Advantageously, by using the programmer 38, desired commands may be telemetrically sent to the pacemaker 30, and data such as device parameters and device history from the pacemaker 30 may be received and displayed by the programmer 38.

The telemetry circuitry 90 may be of conventional design, such as is described in U.S. Pat. No. 4,944,299, to Silvian, or as is otherwise known in the art. U.S. Pat. No. 4,944,299 is hereby incorporated herein by reference.

The pacemaker 30 further includes a magnet detector 92, which provides a signal indicating when a magnet is placed over the pacemaker 30. The magnet may be used by a physician, other medical personnel, or the pacemaker patient to perform various reset functions of the pacemaker 30, and/or to indicate that a telemetry wand 94 of the programmer 38 is in place to receive data from, or send data to the pacemaker 30.

As needed for certain applications, the pacemaker 30 may further include at least one sensor 96 which is operatively connected to the digital control and timing circuits 64. A common type of sensor is an activity sensor, such as an accelerometer, which may be mounted on the circuitry of the pacemaker 30, or a piezoelectric crystal, which may be mounted to the case of the pacemaker 30.

Other types of sensors are also known, such as sensors which sense respiration rate, the oxygen content of blood, the pH of blood, the temperature of blood, the QT interval, body motion, and the like. Any sensor or combination of sensors capable of sensing a physiological or physical parameter relatable to the rate at which the heart should be beating (i.e., relatable to the metabolic need of the patient) can be used. Such sensors are commonly used with “rate-responsive” pacemakers in order to adjust the pacemaker rate (the frequency of delivery of the stimulation pulses) in a manner which tracks the physiological or metabolic needs of the patient.

Referring now to the programmer 38, the telemetry wand 94 is connected to programmer telemetry circuitry 98. The programmer telemetry circuitry 98 is in turn operatively connected to programmer control circuitry 100, which includes memory therein. A touch screen display 102 is operatively connected to the programmer control circuitry 100 to both display information from the programmer control circuitry 100 and to provide input signals to the programmer control circuitry 100.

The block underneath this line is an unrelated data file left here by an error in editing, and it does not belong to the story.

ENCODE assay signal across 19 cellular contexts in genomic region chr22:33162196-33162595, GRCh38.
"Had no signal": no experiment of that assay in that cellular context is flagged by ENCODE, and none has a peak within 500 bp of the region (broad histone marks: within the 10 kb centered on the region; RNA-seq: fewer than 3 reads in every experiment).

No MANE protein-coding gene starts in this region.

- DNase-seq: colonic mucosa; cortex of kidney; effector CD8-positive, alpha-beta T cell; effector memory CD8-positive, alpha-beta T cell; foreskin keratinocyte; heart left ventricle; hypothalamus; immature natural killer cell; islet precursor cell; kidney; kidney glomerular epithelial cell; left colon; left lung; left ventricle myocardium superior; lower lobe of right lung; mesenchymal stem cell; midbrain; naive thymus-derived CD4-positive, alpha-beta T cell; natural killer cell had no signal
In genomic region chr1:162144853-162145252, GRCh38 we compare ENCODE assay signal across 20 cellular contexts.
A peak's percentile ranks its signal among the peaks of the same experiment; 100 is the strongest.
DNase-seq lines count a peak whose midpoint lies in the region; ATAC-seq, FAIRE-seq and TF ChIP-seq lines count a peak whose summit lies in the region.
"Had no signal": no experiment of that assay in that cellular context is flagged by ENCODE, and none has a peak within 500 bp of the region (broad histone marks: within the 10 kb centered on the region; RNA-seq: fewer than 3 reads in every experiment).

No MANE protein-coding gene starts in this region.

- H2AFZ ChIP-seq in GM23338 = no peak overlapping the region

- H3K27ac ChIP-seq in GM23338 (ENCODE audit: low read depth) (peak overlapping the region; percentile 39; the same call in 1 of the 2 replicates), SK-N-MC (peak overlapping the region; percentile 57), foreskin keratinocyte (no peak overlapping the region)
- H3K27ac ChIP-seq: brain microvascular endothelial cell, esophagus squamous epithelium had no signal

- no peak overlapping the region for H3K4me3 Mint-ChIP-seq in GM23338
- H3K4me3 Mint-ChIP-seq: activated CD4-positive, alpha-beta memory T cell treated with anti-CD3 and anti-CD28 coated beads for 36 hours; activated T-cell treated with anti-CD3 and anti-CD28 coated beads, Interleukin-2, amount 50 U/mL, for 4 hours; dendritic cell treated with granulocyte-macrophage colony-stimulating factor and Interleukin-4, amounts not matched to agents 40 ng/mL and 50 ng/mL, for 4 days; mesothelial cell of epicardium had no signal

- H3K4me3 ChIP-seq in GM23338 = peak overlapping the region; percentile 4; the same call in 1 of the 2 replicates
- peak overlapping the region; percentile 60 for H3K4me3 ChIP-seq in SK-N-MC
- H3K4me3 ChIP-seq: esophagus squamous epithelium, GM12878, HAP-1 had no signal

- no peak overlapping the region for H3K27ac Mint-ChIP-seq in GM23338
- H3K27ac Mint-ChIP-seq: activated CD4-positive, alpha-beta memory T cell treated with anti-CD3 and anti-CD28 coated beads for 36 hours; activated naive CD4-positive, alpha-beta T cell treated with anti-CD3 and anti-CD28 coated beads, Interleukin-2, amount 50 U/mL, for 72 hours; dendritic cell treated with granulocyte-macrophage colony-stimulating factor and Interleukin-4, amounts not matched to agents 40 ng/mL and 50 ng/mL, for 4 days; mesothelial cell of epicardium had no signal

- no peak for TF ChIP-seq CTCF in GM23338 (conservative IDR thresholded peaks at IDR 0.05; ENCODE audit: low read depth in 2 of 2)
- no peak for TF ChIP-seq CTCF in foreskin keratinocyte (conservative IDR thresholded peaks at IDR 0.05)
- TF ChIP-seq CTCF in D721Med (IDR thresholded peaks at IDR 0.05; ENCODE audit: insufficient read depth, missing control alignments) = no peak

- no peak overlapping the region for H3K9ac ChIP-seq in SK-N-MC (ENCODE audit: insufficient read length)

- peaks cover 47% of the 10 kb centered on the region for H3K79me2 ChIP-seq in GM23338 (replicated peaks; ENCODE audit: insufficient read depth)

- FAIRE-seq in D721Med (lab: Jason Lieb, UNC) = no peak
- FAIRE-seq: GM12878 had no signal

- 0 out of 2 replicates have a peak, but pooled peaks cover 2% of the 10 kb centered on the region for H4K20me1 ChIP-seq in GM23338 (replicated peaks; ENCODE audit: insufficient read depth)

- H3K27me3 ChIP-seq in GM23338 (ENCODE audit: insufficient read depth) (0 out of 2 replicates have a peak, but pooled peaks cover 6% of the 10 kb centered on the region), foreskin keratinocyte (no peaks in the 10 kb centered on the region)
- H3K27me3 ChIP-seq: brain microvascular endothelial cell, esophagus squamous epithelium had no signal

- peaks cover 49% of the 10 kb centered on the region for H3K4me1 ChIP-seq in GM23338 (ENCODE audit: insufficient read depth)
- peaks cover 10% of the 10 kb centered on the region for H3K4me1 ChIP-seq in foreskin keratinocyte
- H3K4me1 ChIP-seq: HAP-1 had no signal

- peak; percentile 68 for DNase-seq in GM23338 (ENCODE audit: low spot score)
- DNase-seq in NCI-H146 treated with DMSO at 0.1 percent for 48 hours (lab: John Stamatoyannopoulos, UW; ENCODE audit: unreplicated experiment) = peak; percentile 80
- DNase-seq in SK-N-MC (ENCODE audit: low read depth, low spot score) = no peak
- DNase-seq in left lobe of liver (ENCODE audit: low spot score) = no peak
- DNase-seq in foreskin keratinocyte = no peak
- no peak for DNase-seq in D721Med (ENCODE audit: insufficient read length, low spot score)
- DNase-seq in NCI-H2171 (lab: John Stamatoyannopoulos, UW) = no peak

A keyboard 104 is operatively connected to the programmer control circuitry 100 to provide input signals to the programmer control circuitry 100, and a printer 106 is operatively connected to the programmer control circuitry 100 to provide a permanent record of device parameters and operations. A more complete exemplary description of a programmer is given in U.S. Pat. No. 4,809,697, to Causey, III, et al., which patent is hereby incorporated herein by reference.

The principle which the capture assurance pacing system of the present invention utilizes is that of determining a set of optimal pulse amplitudes and pulse widths, which are defined by determining the pairs of pulse amplitude and pulse width which provide the greatest rheobase voltage at minimum charge drain from the battery 66. The selected pairs of pulse amplitude and pulse width are then organized into a table for later retrieval and use; only those pairs of pulse amplitude and pulse width which are listed in the table will be used in the operation of the device.

In order to understand the principles of the present invention, it is necessary to fully understand the parameters associated with the strength-duration curve. Referring now to FIG. 2, a strength-duration curve is illustrated with pulse duration plotted on the ordinate, and pulse amplitude plotted on the abscissa. The strength-duration curve is a graphical representation of the relationship between pulse amplitude and pulse width to achieve capture.

There exists a point b on the strength-duration curve that is called the rheobase, which represents the lowest pulse amplitude at which capture will occur, with no further improvement being obtained by a further increase in pulse width. Thus, in FIG. 2, it may be seen that the rheobase b is approximately 0.5 Volts.

At another point on the strength-duration curve, the pulse amplitude is two times the value of the rheobase b. The pulse width associated with such point on the strength-duration curve is known as the chronaxie or chronaxie time (which is represented by the character c). For the strength-duration curve of FIG. 2, it is observed that the chronaxie c is approximately 0.4 milliseconds. Typical values for the chronaxie c for pacing range from 0.2 milliseconds to 0.6 milliseconds.

For purposes of the following discussion it is assumed that the pacing pulse can be approximated by a rectangular pulse having an amplitude V and a duration of d. Other waveforms can be used without departing from the spirit of the invention. By establishing values for a given patient for the rheobase b and the chronaxie c, the entire strength-duration curve may be computed by using the Weiss-Lapicque strength-duration mathematical description:

V=b*(1+c/d)  (1)